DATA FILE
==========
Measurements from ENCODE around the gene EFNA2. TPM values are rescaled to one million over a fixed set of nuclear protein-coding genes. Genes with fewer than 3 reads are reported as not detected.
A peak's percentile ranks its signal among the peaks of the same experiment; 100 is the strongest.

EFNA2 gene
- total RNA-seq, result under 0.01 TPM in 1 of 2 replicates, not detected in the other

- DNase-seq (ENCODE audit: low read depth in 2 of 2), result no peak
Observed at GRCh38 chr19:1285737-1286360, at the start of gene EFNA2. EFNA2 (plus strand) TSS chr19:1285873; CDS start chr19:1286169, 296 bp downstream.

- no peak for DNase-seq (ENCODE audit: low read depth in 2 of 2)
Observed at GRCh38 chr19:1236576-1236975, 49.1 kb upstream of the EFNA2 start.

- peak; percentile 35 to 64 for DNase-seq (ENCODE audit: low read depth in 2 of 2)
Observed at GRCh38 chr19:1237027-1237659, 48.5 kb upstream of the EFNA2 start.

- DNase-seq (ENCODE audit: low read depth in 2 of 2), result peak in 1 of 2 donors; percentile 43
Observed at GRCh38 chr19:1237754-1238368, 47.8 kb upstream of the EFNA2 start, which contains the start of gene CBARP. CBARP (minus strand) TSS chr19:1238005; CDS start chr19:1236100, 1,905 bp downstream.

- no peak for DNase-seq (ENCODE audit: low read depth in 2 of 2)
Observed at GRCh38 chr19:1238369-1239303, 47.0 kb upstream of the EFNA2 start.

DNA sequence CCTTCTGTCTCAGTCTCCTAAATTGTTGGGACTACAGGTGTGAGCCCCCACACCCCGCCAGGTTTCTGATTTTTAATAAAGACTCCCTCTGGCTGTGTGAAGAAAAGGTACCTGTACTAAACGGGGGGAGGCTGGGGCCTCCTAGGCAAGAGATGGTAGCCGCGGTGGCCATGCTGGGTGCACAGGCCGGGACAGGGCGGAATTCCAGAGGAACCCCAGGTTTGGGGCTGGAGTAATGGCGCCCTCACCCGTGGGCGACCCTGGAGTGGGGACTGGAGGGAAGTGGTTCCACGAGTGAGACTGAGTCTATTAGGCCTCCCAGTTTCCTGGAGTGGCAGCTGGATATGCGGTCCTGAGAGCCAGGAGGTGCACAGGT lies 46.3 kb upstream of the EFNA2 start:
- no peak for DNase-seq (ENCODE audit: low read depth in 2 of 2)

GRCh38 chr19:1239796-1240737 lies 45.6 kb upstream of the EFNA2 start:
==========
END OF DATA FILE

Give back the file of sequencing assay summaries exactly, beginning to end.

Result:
Measurements from ENCODE around the gene EFNA2. TPM values are rescaled to one million over a fixed set of nuclear protein-coding genes. Genes with fewer than 3 reads are reported as not detected.
A peak's percentile ranks its signal among the peaks of the same experiment; 100 is the strongest.

EFNA2 gene
- total RNA-seq, result under 0.01 TPM in 1 of 2 replicates, not detected in the other

- DNase-seq (ENCODE audit: low read depth in 2 of 2), result no peak
Observed at GRCh38 chr19:1285737-1286360, at the start of gene EFNA2. EFNA2 (plus strand) TSS chr19:1285873; CDS start chr19:1286169, 296 bp downstream.

- no peak for DNase-seq (ENCODE audit: low read depth in 2 of 2)
Observed at GRCh38 chr19:1236576-1236975, 49.1 kb upstream of the EFNA2 start.

- peak; percentile 35 to 64 for DNase-seq (ENCODE audit: low read depth in 2 of 2)
Observed at GRCh38 chr19:1237027-1237659, 48.5 kb upstream of the EFNA2 start.

- DNase-seq (ENCODE audit: low read depth in 2 of 2), result peak in 1 of 2 donors; percentile 43
Observed at GRCh38 chr19:1237754-1238368, 47.8 kb upstream of the EFNA2 start, which contains the start of gene CBARP. CBARP (minus strand) TSS chr19:1238005; CDS start chr19:1236100, 1,905 bp downstream.

- no peak for DNase-seq (ENCODE audit: low read depth in 2 of 2)
Observed at GRCh38 chr19:1238369-1239303, 47.0 kb upstream of the EFNA2 start.

DNA sequence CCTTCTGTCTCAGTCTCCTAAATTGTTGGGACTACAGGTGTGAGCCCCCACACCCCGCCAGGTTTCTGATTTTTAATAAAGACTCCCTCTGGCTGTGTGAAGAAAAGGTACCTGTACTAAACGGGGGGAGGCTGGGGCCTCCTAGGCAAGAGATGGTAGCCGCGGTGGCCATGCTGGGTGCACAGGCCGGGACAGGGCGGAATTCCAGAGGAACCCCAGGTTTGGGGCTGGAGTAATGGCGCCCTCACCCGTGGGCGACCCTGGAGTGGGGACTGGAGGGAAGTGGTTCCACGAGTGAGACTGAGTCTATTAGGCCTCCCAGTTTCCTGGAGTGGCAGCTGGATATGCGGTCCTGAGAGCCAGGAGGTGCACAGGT lies 46.3 kb upstream of the EFNA2 start:
- no peak for DNase-seq (ENCODE audit: low read depth in 2 of 2)

GRCh38 chr19:1239796-1240737 lies 45.6 kb upstream of the EFNA2 start: